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Long-Term Card Strategy for “High-Spender” Family

Most of the advice in my blog is primarily of use to “low-spender” middle-class family. If you are looking for sophisticated MS or reselling strategy, you are in the wrong place. That said, majority of my credit card advice does apply to high spenders as well.  Here is an email I got the other day. As always, I edited it down and took out the names:

My family’s situation is similar to yours (husband, wife and kids at home, pay off balance, so not so concerned with APR or transfer fee, excellent 700+ credit scores each), but still a little different (we put about $80k/year on our card, we both work), so I wanted to ask if your advice would differ in situations like ours.

Currently we have one card (CapitalOne World Elite, $19/yr annual, 1.25 mi/$), have had it for over a decade, always pay off balance (about $6k+/month), and we finally woke up to how much better we can do. (Yeah, we’re that dumb!)

 My wife and I both work, so we don’t have time to track rotating categories, and can’t spend time cancelling and re-signing for cards because then we have to change our auto-deposits, etc. We just want the best long-term deals that don’t require us to call or do anything– I recognize and really respect what you do, and am cheering you on to get as much as possible, but we are just too overwhelmed to do that, and are willing to accept less benefits, so we can invest less of our time. (As you can tell from our credit card history, we’re not too good at shopping around!)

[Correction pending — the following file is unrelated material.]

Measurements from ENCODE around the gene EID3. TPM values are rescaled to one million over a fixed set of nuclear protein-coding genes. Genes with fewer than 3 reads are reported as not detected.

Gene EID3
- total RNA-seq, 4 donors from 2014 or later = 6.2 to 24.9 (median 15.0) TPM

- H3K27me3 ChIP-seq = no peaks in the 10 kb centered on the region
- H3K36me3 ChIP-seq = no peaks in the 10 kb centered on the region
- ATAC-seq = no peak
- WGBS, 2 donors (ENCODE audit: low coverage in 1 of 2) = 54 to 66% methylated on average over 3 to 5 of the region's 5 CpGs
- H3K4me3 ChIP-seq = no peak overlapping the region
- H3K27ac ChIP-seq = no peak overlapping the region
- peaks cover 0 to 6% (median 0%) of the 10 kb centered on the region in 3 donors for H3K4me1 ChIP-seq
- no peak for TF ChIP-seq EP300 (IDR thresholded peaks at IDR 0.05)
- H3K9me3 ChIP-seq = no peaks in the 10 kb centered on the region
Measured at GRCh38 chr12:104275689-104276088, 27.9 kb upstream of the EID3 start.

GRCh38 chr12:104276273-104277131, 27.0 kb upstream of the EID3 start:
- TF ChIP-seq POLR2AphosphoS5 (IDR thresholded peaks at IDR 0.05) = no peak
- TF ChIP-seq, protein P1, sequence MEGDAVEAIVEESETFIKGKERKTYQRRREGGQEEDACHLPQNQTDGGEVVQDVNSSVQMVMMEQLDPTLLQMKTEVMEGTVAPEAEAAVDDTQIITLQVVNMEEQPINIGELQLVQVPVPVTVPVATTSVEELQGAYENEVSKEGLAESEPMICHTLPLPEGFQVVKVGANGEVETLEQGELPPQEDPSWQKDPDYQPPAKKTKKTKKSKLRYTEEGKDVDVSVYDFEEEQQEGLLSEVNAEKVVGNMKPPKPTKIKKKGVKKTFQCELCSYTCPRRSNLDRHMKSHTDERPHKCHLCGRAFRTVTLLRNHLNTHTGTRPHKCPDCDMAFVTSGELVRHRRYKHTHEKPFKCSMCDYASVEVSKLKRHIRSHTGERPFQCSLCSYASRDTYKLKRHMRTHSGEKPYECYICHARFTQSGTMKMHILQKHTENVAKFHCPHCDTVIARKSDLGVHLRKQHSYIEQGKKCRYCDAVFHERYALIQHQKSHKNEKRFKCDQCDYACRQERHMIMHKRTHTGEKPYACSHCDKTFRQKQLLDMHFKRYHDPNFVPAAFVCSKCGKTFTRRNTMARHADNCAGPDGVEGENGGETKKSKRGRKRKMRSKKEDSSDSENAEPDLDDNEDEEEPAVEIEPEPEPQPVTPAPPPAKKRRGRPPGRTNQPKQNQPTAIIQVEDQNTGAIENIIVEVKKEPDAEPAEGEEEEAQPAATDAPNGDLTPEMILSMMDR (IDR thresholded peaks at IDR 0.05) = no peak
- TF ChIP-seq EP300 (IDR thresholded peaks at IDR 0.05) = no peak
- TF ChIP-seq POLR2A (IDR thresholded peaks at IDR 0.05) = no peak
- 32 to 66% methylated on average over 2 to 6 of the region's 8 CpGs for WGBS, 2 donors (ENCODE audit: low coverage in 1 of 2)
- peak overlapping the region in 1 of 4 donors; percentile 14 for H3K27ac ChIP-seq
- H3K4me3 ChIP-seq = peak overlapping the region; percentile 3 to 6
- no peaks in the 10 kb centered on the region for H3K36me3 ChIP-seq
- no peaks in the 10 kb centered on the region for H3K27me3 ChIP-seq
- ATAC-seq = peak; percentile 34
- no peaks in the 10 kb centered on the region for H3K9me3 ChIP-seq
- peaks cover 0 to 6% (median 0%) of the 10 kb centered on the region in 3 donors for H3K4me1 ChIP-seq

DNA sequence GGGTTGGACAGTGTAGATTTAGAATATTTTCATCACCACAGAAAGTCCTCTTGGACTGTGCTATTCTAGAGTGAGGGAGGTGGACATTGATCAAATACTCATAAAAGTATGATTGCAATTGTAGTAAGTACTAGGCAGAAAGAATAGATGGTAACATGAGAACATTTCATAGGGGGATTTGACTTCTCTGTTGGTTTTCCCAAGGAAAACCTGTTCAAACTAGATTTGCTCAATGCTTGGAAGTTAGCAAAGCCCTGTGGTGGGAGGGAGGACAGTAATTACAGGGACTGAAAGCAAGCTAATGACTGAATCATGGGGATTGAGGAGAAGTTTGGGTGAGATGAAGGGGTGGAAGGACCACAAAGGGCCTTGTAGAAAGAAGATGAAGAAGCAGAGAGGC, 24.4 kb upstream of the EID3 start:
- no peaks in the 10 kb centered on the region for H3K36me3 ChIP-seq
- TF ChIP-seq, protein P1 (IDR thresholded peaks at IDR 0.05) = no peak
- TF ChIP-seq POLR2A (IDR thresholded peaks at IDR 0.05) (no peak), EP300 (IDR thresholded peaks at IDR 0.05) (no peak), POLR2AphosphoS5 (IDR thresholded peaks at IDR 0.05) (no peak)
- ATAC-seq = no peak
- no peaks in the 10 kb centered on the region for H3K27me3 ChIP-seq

So, what card/cards are best for long-term cashback mainly. We do travel, but not much, so points and miles are less preferred than cashback, and especially points or miles that are “captive” to one agency or airline or ‘program’ are undesired… we’ll probably forget about them! Automatic cash back to the card is best.”

My response:

First of all, you are not dumb for not obsessing over credit card rewards. Let’s face it, there are much more important things in life! Many people don’t get any rewards for their purchases, so earning 1.25 cents per dollar, you are still ahead of most in this respect. I also understand why you don’t want  to constantly switch cards.

It can be time-consuming, though I do recommend you at least consider getting one or two new bonuses per year. For most families, it will be  sufficient, and will supplement the rewards you are getting via everyday spending. Canceling cards is quite easy, and can be done via secure message in your credit card profile, no need to call. Of course, this is totally your decision.

 Anyway, on to your question. For the most part, the advice in my blog applies to high-spender families as well. I recommend you start by looking at this page of best long-term cards, if you haven’t done so already:
If you are mostly after cash back, you will probably want to look at Amex Blue Cash Preferred, Sallie Mae Barclaycard  and Citi Double Cash. Why this combination?
Well, you want to have at least 2 cards in your wallet at all times, in case one is declined. You also need to make sure one of them is Visa or MasterCard because Amex is still not accepted everywhere. Quick note on Sallie Mae card: The link still works as of now (Update:Dead), though could die by the time you read my post. Also, there is a decent chance that  this product will get converted to Upromise credit card. Translation: Not as good. Apply at your own risk.
Look at Amex Blue Cash Preferred/ Citi Double Cash combo if:
You shop at a regular grocery store and spend around $500 per month in that category. This card gives 6% on groceries on up to $6,000 per year, 3% on gas and department stores and 1% on everything else. There is $75 annual fee, but you can make up for it via various promos. Google “Amex Small Business Saturday.”  Citi Double Cash card gives 2% cash back on everything, so you would want to use it for non-grocery and non-gas purchases. You don’t have to keep track of rotating  categories or anything like that.